When seeking tooling solutions, modern manufacturers must prize two qualities above the rest: speed and precision. Both speed and precision have a direct impact on product volume, which has a direct impact on profitability. Being able to quickly, accurately assemble products, from low-end electronics to zero-tolerance internal medical devices, predicts success in the fast-paced global economy.
The best solution for manufacturers chasing speed and precision is investing in a capable suite of power torque tools. Electronic torque screwdrivers or pneumatic torque screwdrivers are both great choices. Making such a blanket statement is justified by the wide variety and capabilities of electronic torque screwdrivers. The chosen tools should be the ones which most closely match the needs of their products. In order to find the right tools, it’s important to understand the different attributes of high-quality electronic torque screwdrivers.
Power Torque Tools Prevent Manufacturing Errors
First, torque. Torque is the force which turns screws. In order for a screw to be correctly tightened, a screwdriver must apply just the right amount of torque to the screw’s head. Under-application can lead to a screw falling loose from its assembly. Over-application can damage the screw, the assembly, or both. Either instance can lead to product rejection on the line or product failure in the hands of consumers. For manufacturers, torque control is essential.
Torque screwdrivers, electric or pneumatic, are tools which can deliver precise amounts of torque to the heads of screws. Torque control prevents human tool operators from accidentally applying incorrect amounts of force and damaging products. It’s also the mechanism that allows for capable robotic assembly. Without this ability, manufacturers cannot guarantee that their products will hold together. As such, the first consideration in choosing a tooling solution must be—do these screwdrivers provide accurate torque control?
Electronic torque screwdrivers and pneumatic torque screwdrivers control torque using different means, though they can achieve similarly accurate results. Pneumatic screwdrivers rely on an internal clutch mechanism to stop applying force at the right time, while electronic torque screwdrivers typically reduce current to slow or stop torque. This gives electronic torque screwdrivers additional functionality, such as soft stops, which protect sensitive products.
Choosing the Right Power Torque Tools
Choosing the right power torque tools requires sound knowledge of the typical products an operation manufactures. Tools with different capabilities are better suited for different products. High-volume, high-tolerance products like plastic toys will not require the electrostatic-discharge mechanisms needed in printed circuit board manufacturing, for instance. Complex, multiple-step assembly operations may find success with DC control tools or other programmable tool controllers.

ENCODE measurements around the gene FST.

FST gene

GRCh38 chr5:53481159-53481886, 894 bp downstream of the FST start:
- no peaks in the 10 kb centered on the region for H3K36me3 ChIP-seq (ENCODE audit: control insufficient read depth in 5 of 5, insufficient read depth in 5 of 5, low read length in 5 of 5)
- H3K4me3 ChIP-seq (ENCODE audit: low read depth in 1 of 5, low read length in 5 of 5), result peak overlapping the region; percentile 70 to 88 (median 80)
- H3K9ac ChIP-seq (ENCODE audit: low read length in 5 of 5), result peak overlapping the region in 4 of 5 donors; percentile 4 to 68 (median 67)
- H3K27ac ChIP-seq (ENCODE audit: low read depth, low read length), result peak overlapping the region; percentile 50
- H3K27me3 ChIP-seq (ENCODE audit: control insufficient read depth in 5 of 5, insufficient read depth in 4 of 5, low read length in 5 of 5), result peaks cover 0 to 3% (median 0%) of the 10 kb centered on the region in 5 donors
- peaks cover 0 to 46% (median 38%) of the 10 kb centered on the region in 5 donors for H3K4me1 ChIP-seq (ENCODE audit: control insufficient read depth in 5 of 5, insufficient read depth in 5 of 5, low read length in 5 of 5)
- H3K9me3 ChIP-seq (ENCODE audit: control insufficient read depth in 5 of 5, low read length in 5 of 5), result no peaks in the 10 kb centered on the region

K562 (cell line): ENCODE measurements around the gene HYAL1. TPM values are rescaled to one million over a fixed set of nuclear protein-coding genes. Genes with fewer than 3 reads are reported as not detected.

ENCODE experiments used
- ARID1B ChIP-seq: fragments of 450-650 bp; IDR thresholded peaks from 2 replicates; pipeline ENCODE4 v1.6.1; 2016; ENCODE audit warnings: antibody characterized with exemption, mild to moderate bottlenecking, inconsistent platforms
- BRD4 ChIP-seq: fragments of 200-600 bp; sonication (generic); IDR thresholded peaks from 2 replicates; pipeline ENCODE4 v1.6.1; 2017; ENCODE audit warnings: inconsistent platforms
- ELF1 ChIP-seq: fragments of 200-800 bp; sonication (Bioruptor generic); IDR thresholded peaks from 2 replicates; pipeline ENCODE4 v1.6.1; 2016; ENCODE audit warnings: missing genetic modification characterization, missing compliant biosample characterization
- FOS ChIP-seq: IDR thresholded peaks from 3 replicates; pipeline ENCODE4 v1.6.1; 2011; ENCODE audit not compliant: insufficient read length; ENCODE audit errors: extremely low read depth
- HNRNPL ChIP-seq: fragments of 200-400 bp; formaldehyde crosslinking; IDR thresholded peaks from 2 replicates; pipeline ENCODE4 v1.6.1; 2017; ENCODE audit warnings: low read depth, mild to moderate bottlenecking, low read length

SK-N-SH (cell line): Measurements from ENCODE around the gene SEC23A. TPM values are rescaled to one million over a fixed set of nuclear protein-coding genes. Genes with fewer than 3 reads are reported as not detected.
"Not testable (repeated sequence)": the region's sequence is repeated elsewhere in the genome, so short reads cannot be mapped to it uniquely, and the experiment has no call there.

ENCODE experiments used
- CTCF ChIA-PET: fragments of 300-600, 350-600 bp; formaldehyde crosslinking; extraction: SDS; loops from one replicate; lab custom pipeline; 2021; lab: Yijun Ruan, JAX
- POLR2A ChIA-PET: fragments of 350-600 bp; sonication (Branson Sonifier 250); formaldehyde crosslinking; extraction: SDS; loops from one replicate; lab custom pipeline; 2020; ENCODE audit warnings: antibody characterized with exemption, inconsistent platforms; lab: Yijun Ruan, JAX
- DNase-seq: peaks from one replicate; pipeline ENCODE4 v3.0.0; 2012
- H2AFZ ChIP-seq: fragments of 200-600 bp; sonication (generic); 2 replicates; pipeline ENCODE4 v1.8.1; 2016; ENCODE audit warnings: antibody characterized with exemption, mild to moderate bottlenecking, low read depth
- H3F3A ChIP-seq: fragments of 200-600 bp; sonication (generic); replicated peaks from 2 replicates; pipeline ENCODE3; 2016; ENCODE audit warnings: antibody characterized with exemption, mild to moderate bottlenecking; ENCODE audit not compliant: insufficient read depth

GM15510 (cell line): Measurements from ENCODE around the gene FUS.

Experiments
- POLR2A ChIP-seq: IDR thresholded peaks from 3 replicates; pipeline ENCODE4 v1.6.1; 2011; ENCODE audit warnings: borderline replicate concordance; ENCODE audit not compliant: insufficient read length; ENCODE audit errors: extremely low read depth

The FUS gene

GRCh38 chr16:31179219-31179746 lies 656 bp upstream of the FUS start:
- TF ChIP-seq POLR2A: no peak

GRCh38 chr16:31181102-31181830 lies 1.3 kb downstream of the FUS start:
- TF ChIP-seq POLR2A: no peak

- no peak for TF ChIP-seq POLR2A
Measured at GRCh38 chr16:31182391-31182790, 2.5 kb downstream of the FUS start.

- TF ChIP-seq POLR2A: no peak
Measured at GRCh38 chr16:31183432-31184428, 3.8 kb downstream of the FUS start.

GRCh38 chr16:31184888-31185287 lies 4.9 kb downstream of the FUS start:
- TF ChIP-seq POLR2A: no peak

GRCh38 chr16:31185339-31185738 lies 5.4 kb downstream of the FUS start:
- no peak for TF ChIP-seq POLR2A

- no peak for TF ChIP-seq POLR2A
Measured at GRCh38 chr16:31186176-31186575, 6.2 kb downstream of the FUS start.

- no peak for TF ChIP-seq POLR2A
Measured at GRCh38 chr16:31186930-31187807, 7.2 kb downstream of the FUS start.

Writing up a list of needed qualities is a good starting place for tool shopping. The list should include:
- Torque requirements; total force and accuracy tolerance?
- Size of fasteners?
- Human or robotic controller?
- Complex assembly controls required?
- ESD protection required?
- Soft-start or soft-stop clutch required?
By shopping for tool solutions using this list, company managers can narrow down their options. Once this is done, it’s time to settle on a solution. One of the most successful ways to zero in on the right tool at this point is to consider cost. Cost includes both the initial sticker price of the tool and the ongoing maintenance the tool will require over its lifespan. It also takes into account the tool’s expected lifespan, as tools which last longer will have more time to generate returns.
Some of the factors which affect tool cost are tool style, whether it’s electric or pneumatic, controller complexity, durability, and speed. Air screwdrivers require regular preventative maintenance to reduce tool failures. You will need to replace common parts that wear out and provide regular lubrication. Electronic screwdrivers with brushless motors require significantly less maintenance than older brush-driven models. This lowers their ongoing cost of ownership, reducing the amount of downtime required.
Choosing the right power torque tools can make or break a manufacturing operation. Manufacturers using substandard tools will have higher rates of lost product, greater exposure to product failure in the field, and higher maintenance costs as tools break and must be repaired or replaced. Understanding the needs of specific products helps company managers find the power torque tools that will be most effective. When considering the cost of a tooling solution, managers should take into account the total cost of tool ownership, including infrastructure needs and maintenance.
Mountz, Inc., the Torque Tool Specialist®, is a cutting-edge provider of power torque tools. To see our full range of products, shop our store. Contact us anytime to ask a question. To inquire about price, request a quote. If you’d like to see our equipment in person, schedule an appointment. To get the latest torque-related news, follow us on LinkedIn.